The US-led Trans-Pacific Partnership (TPP), which was signed by 12 countries accounting for 40 percent of the global GDP, will only have a slight negative impact on China, according to an authoritative US think tank.
There is no denying that the multi-national free trade deal can bring hundreds of billions of US dollars in revenues to the signatories every year, said Peterson Institute for International Economics (PIIE), an American nonprofit, nonpartisan research institute.
But the TPP’s negative impact on China is insignificant, which is negligible before 2025 and can cause China to lose between $9 billion and $20 billion a year by 2030, which accounts for less than 0.1 percent of its GDP at the time, the PIIE said.
This may come as a surprise to those who see “the world’s largest” free trade deal as a campaign to “encircle and suppress China” by excluding China, the world’s largest trader.
The PIIE also believes the TPP’s impact on the real income of non-member countries in general is not going to be great and not all the impact is negative.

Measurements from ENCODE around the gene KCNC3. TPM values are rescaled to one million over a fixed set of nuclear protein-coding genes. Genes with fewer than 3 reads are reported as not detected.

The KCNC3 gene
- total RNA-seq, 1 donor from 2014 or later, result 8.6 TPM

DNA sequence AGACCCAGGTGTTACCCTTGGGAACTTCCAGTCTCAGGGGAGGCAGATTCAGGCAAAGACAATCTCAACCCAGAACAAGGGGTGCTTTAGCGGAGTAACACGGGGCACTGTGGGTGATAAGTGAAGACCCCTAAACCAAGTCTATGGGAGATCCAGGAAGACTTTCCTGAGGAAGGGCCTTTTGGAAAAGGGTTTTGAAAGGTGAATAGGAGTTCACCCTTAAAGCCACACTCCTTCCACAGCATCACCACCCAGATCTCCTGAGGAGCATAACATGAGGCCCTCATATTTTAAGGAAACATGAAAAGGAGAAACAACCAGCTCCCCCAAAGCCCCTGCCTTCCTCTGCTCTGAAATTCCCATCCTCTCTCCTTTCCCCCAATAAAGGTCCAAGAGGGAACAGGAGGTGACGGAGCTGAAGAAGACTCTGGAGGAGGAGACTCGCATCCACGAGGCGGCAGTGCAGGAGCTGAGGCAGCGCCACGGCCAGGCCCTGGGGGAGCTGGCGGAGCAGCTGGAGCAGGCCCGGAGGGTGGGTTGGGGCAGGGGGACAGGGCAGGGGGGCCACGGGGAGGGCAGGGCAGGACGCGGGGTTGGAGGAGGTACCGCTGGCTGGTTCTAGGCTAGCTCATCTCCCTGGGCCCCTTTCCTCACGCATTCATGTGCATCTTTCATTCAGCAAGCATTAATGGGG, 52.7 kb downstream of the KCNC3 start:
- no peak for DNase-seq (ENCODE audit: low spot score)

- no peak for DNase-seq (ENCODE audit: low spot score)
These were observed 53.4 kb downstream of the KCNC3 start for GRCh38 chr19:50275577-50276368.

China, India, South Korea and Thailand are among countries that will suffer from its negative impact as the pact diverts some trade from its non-members to members. South Korea will be hard hit as the deal will severely erode the advantages the country enjoys under its former free trade agreement with the United States.
Meanwhile, some non-members, like the European Union and Hong Kong, will see their real income levels rise due to the TPP, which allows certain trade liberalization with its non-members.
While the TPP is going to benefit its members in varying degrees, Vietnam will benefit most from it by 2030, with its real income expected to increase by $41 billion, or 8.1 percent of its GDP, according to the PIIE’s calculation of the TPP’s real income effects.
By 2030, the TPP will add 131 billion dollars a year to the United States’ real income, the largest net increase, but the figure will account for only 0.5 percent of the country’s GDP.
Japan’s economy will also be significant boosted by the TPP, which is expected to increase the country’s income by 125 billion dollars a year, or 2.5 percent of its GDP. This is remarkable for a country whose growth rate has been long hovering around 0 percent.
Feb. 17, 2016 on XinhuaNet
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